Monday, December 19, 2005

Visually attuned

My abstention of awards season continues, but as promised, I thought I would give you an idea as to how my tastes run. (To those of you who knew me before this blog, and therefore know of my listmaking compulsion: consider this an occasional indulgence. I still fight the battle one day at a time.)

Below is what I regard as the year's best in television. I'll cover music later this week, and tackle movies and books next week.


1. Prison Break, FOX. So Abruzzi gets the razor blade to the neck, but he's still alive, and being transferred to a hospital? Why didn't Scofield think of this? It would be much easier to break your brother out of there than death row. Oh well. This show is basically like early 24, but without those complicated international political undertones. And a cast of mostly unknowns (led by Wentworth Miller, who plays it cool in the liquid nitrogen sense) shows the rest of TV how it's done. Terrific and completely addictive. The perfect show, assuming it lasts no more than 2 seasons.

2. The Colbert Report, Comedy Central. How do I break the news gently? I won't: it's already better than The Daily Show. There, I said it. Sorry, Jon Stewart.

3. Everybody Hates Chris, UPN. Anyone who'd seen White Chicks -- and I recommend it -- knew that Terry Crews was fated to be in bigger and better things. And here he is, anchoring the strongest sitcom in years as Julius, the father who's both rock steady and frugal to a mathematical degree. Everything about him rings true, and he's just as essential as Chris Rock's irreverent narration.

4. House, FOX. It's a testament to Hugh Laurie's greatness that the added presence of a TV heavyweight like Sela Ward barely causes a ripple in the flow of the show. This shows thrives on what CSI won't do: get into the personal lives of the characters. Surprisingly, this makes House the best procedural on TV. And that House/Wilson relationship just gets better.

5. Grey's Anatomy, ABC. A stunning development. I had no interest when it began, mostly because Ellen Pompeo struck me as a poor man's Renee Zellweger, complete with the squinty eyes and flighty ways. Then the impossible happened this fall: the show began running plots that existed solely to crush her morale. Repeatedly. And it was good. The result: a true ensemble emerged, highlighted by Chandra Wilson's Dr. Bailey, who's used sparingly but perfectly, and Isaiah Washington's Dr. Burke, who (despite what Patrick Dempsey and his scruffy facial hair will tell you) is the real McDreamy.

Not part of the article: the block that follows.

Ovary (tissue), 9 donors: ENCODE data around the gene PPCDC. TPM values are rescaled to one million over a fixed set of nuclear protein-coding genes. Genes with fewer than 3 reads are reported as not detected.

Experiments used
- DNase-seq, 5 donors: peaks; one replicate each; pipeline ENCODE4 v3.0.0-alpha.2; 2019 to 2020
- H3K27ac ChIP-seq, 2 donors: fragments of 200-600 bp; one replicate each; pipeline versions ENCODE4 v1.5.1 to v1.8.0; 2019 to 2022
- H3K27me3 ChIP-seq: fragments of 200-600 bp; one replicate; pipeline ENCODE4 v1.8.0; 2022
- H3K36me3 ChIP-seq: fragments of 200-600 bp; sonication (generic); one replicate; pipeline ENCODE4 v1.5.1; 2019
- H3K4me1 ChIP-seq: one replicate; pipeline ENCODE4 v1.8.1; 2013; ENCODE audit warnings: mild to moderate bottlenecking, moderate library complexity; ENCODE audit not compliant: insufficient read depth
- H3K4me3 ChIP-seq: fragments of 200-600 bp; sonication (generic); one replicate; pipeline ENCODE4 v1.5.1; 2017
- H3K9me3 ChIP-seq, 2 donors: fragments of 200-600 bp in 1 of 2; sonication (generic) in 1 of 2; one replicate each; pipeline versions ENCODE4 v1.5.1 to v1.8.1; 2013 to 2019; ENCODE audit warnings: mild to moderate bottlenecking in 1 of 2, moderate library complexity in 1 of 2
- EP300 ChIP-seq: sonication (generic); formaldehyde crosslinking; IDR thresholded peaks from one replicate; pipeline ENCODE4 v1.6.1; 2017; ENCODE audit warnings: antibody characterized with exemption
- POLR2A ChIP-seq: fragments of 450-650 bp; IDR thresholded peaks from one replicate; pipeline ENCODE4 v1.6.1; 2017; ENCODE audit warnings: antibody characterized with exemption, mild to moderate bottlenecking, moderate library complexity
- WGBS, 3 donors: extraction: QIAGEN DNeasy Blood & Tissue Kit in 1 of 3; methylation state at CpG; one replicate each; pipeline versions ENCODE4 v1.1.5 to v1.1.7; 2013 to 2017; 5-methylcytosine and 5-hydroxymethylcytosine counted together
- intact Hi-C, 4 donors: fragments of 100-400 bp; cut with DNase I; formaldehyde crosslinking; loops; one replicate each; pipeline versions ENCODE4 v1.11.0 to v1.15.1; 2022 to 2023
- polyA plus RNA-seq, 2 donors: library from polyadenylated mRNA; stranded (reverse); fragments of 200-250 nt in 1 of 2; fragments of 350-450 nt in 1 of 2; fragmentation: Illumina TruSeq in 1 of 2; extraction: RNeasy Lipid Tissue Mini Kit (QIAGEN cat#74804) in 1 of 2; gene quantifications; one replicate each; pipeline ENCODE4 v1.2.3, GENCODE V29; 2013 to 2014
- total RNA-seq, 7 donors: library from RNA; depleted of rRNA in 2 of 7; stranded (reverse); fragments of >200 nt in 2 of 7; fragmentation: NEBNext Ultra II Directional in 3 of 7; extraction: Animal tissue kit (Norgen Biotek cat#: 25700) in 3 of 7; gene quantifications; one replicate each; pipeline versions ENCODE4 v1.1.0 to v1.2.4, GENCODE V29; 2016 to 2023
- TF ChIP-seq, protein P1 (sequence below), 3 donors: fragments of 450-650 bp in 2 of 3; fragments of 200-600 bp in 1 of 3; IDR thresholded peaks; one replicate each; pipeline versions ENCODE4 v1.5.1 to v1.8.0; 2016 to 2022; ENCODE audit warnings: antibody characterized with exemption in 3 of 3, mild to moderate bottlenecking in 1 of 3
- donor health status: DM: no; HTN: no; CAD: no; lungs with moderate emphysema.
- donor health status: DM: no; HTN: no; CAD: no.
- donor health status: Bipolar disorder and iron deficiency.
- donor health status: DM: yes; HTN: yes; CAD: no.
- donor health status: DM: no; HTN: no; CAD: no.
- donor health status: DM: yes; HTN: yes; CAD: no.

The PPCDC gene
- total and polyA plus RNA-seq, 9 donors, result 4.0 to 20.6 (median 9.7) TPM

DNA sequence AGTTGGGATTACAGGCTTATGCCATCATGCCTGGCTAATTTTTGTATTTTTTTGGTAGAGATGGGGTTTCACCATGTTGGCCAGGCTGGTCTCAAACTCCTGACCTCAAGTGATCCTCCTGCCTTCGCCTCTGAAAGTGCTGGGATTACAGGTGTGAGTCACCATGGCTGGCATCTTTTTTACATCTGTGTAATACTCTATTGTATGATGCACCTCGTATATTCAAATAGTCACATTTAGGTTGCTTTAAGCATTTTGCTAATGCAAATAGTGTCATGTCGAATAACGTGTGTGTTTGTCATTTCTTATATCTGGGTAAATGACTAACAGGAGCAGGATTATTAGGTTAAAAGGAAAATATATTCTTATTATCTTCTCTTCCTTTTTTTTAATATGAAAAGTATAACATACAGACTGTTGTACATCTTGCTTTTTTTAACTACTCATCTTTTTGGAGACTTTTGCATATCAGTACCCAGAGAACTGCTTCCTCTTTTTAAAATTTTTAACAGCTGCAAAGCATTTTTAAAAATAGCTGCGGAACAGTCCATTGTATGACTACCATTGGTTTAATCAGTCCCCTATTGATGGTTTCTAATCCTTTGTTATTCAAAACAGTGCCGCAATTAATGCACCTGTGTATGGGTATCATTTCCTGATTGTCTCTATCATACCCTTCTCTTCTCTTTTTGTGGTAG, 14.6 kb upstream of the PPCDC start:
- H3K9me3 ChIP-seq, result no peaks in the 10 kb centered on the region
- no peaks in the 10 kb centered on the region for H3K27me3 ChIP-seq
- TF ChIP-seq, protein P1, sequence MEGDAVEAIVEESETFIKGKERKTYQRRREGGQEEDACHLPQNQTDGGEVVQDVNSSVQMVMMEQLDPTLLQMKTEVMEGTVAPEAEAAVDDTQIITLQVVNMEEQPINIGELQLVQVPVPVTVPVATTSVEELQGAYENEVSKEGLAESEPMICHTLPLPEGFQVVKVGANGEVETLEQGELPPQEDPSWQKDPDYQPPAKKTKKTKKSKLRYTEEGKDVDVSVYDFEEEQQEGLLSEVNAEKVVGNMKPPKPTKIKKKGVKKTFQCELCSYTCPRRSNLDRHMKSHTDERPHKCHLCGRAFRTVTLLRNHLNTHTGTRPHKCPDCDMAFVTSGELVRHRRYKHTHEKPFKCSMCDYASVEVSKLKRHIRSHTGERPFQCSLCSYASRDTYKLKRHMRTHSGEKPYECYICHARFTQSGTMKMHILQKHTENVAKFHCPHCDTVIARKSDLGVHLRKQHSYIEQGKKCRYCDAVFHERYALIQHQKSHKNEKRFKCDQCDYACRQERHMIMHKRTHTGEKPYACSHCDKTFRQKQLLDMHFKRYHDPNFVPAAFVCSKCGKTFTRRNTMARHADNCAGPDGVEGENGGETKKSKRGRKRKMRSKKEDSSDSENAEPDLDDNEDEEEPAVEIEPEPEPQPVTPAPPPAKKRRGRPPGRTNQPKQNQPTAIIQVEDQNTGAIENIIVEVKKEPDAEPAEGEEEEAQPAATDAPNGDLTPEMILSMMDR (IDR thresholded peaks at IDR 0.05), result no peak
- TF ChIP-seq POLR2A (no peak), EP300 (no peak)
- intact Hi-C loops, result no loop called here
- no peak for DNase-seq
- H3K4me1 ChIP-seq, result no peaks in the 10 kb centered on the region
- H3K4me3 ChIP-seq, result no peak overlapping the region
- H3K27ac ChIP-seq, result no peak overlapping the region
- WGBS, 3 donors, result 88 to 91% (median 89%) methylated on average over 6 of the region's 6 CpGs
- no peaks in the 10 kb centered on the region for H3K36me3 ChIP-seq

6. Smallville, WB. This is kind of a Goblet of Fire season, where everything changes because it has to. We know these characters as adults, and it's so different than how we've seen them so far. These are the episodes that bridge the chasm.

7. How I Met Your Mother, CBS. Is it the second coming of Friends? No, but it's not bad either. It's somewhere in between. In a cast of five, you have three unknowns mixing in well with Alyson Hannigan and Neil Patrick Harris (both of whom play to their strengths). The vibe is so strong that you let a few of the weaker plots go. But then there's an episode like "The Pineapple Incident," which (despite the Seinfeld-esque title) reminds you how good this show can be with a strong script.

8. Gilmore Girls, WB. This show is ranked a little lower than usual for me, but that's mostly because it's currently at the breathing point of a long development that demands the viewers' utmost patience. Sort of a calm before the storm, and with a season and a half to go, the end is near. Still, they could make a show with the peerless Lauren Graham acting in front of a test pattern, and I'd still name it a personal favorite.

9. My Name is Earl, NBC. Finally, a redneck sitcom for Hindus.

10. Supernatural, WB. Is it more worthy of mention than all the other TV shows? Not sure. But it's started well, hasn't quite felt formulaic yet, and Jensen Ackles is too damn amusing to ignore.

Honorable mentions: This ad parody on SNL; any scene in Desperate Housewives with Gabrielle and Carlos; the last three minutes of the Duke-Virginia Tech men's basketball game.

Dishonorable mention: Poser Mobile. "You guys are clowns."

7 comments:

Angry Pregnant Lawyer said...

I love Everybody Hates Chris and My Name Is Earl. I know I really should start watching Grey's Anatomy, but now I'm to the point where it's been on long enough that I think I'd be lost, with respect to the chracters and their pasts. (And I don't have the time to read all the recaps on Television Without Pity.)

you-know-who (not Voldemort) said...

Hey- Thank God for a redneck comedy for Hindus! (If you put curry powder on your beef jerky.. you might be a Hindu redneck. Or perhaps just a Hindu who didn't catch on to that whole "vegetarian" concept...)

BTW: Wentworth Miller is the REAL McDreamy!

Somehow corporate headquarters let me slip through to send you this email.

Good list.
Better than any crap that David Spade comes up with.

Lex and Lana forever. forever, ever? forever, ever? Yeah! (or as Luke Wilson, would say, "Hmmm.... Yeahhhhh..." (sexy sigh with nodding head)

Neel Mehta said...

APL: The curious thing about Grey's Anatomy is that it lacks a thick mythology with its characters. We saw a whole season of Dr. Bailey before we knew she was married. We're just now seeing where Dr. Yang (Sandra Oh) lives. It's easy to catch up, if you want.

YKW: Great. I'm better than David Spade. Maybe one day I'll reach the level of Rob Schneider.

Asian Provocateur said...

hey N -- so not better than TDS. hush your mouth!

Neel Mehta said...

Let's be realistic, AP. The Daily Show is not as good as it used to be. It could reach its past levels of greatness, but it would need an election, the old couch, and Stephen Colbert.

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